House of Commons Library

War widows' pensions

Published Wednesday, November 16, 2016

Looks at the background to the change in the rules to allow all people in receipt of a War Widow(er)s' Pension in April 2015 to keep it for life (regardless of remarriage or cohabitation) and at the current campaign to allow pensions to be reinstated for those who had already surrendered them.

Jump to full report >>

The Armed Forces Compensation Scheme (AFCS) has provided survivors’ benefits for the partners of service personnel whose death was attributable to their service from 6 April 2005. AFCS survivors’ benefits are unaffected by any marriage, civil partnership or cohabitation.

For deaths occurring before 6 April 2005, the overall payment may be made up of a non-attributable pension from Armed Forces Pension Scheme (AFPS 75) and a compensation award. The compensation award may be made up of two parts.

  •  The War Widow(er)’s Pension under the War Pensions Scheme (WPS)
  • The Armed Forces Attributable Benefits Scheme (AFABS)

 WPS & AFAB has different burdens of proof. There can be instances where only WPS is paid & no compensation is paid from AFAB.

Under both schemes, the original policy was to withdraw survivors’ benefits in the event of remarriage or cohabitation. The rules have however changed so that:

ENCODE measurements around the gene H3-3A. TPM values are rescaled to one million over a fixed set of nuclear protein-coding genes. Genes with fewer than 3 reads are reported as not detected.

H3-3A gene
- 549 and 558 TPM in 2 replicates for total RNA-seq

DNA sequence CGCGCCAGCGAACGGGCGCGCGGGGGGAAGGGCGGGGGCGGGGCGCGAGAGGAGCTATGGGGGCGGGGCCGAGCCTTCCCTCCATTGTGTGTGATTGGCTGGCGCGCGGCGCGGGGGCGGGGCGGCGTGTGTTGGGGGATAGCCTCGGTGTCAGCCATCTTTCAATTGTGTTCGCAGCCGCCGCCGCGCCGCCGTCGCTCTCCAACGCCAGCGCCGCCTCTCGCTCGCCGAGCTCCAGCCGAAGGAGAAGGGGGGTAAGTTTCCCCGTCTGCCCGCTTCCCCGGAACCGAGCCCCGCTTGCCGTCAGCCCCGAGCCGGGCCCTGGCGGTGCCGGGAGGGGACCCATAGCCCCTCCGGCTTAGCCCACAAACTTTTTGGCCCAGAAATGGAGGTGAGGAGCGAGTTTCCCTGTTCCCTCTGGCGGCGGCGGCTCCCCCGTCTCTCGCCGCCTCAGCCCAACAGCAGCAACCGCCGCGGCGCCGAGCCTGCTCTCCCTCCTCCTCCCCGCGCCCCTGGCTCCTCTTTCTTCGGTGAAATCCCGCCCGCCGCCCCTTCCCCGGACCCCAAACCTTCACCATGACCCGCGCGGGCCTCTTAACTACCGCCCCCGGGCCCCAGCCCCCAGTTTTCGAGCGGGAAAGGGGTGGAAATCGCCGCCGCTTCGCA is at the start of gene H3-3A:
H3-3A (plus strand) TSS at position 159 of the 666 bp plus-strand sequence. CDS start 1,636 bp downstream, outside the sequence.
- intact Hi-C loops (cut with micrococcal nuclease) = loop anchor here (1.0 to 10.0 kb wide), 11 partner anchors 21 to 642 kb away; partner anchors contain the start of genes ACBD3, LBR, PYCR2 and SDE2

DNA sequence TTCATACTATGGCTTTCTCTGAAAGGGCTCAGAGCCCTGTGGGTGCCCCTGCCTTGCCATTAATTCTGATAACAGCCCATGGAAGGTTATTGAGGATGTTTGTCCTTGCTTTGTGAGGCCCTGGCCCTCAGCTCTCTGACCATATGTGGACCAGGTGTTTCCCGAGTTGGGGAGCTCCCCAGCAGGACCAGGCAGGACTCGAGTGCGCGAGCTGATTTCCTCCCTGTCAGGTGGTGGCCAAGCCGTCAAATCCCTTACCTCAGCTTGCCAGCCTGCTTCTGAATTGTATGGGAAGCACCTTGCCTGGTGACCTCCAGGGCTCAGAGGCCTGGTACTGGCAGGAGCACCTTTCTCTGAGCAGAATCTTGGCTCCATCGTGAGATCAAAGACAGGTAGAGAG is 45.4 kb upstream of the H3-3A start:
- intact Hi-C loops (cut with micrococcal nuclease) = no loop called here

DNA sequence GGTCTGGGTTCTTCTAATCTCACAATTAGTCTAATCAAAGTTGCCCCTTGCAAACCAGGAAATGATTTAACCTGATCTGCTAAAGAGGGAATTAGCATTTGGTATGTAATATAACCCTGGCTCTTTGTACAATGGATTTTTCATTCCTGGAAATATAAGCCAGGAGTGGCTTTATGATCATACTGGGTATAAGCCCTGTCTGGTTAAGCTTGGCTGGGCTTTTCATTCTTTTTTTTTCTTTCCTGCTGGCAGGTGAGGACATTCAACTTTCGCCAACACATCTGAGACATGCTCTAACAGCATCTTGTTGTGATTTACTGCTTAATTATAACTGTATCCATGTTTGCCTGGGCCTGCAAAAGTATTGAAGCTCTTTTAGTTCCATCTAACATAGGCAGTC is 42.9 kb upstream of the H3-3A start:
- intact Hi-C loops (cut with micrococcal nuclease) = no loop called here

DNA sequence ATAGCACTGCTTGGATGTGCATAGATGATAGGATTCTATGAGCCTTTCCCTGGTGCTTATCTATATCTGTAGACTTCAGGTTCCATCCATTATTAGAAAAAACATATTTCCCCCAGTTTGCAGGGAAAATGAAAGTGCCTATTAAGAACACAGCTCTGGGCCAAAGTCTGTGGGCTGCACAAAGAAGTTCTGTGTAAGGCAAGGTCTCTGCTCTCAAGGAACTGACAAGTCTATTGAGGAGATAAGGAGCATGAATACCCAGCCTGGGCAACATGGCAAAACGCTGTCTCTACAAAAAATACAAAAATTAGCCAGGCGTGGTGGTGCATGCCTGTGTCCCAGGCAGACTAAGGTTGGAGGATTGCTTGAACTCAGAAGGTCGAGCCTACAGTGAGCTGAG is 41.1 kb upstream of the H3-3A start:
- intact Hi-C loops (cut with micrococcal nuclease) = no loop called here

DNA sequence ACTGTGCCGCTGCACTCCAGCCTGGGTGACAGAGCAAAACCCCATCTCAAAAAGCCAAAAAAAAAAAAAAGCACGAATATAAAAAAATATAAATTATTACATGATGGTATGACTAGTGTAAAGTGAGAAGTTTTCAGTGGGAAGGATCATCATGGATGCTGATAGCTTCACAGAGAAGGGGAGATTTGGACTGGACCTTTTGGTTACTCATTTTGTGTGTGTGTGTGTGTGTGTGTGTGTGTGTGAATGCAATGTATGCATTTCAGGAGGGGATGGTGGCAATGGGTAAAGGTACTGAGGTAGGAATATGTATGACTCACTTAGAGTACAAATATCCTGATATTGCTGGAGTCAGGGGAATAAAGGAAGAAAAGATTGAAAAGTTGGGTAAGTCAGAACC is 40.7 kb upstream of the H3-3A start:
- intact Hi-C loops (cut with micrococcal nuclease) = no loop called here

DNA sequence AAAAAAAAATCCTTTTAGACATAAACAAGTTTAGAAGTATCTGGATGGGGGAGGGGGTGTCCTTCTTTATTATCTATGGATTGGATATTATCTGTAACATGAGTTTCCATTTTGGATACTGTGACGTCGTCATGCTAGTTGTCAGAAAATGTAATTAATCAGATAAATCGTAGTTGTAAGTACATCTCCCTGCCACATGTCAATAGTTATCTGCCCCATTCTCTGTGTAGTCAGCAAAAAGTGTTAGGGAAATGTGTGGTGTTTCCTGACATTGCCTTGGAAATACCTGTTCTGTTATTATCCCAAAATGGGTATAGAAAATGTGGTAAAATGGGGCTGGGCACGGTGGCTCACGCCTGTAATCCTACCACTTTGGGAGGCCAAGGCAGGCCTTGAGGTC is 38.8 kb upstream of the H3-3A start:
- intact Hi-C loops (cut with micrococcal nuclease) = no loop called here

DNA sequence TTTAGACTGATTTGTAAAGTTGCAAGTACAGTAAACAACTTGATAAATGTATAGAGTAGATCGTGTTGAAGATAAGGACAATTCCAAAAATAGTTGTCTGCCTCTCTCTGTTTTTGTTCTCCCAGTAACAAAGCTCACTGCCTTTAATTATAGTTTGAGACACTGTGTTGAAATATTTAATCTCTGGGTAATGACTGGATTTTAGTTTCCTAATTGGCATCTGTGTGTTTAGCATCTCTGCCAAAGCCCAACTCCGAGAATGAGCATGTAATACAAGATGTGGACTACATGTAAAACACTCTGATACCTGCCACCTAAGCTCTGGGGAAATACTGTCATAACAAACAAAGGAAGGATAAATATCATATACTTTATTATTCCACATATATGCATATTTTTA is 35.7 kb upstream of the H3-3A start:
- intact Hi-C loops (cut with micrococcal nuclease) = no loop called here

• War widow(er)s whose spouse died before 31 March 1973 could keep their War Widow(er)’s Pension if they remarried, formed a civil partnership or started cohabiting with another person after 6 April 2005. However, those who had remarried or began cohabiting before this date did not have their pension reinstated.
  • A War widow(er) whose spouse died after 31 March 1973 whose War Widow(er)’s Pension had been withdrawn because of remarriage or cohabitation could get the pension reinstated if their new partner died or the relationship ended.
  •  Since 31 October 2000 AFABS pensions have been paid for life, regardless of remarriage, the formation of a civil partnership or cohabitation. This didn’t apply to people who remarried or started cohabiting before this date (although their pension could be reinstated if their new partner died or the relationship ended).
  • All recipients of survivors’ pensions (whether under the War Pensions Scheme or AFABS) who remarried, formed a civil partnership or started cohabiting after 1 April 2015 have been able to keep their pension.

The change introduced on 1 April 2015 did not extend to those who had already surrendered a War Widows’ Pension on remarriage or cohabitation. However, in response to recent PQs Defence Minister Mark Lancaster has said he is “sympathetic to the circumstances of this group of widows” and has asked “officials to continue to consider potential options given the financial and legal considerations we are faced with” (PQ 49238 26 October 2016).

The introduction of lifetime survivors’ pensions in other public service schemes is covered in Library Briefing Paper SN-07109.

Commons Briefing papers SN00568

Authors: Djuna Thurley; Steven Kennedy

Topics: Armed forces welfare, Pensions, Veterans

Share this page

Stay up to date

  • Subscribe to RSS feed Subscribe to Email alerts Commons Briefing papers

House of Commons Library

The House of Commons Library provides research, analysis and information services for MPs and their staff.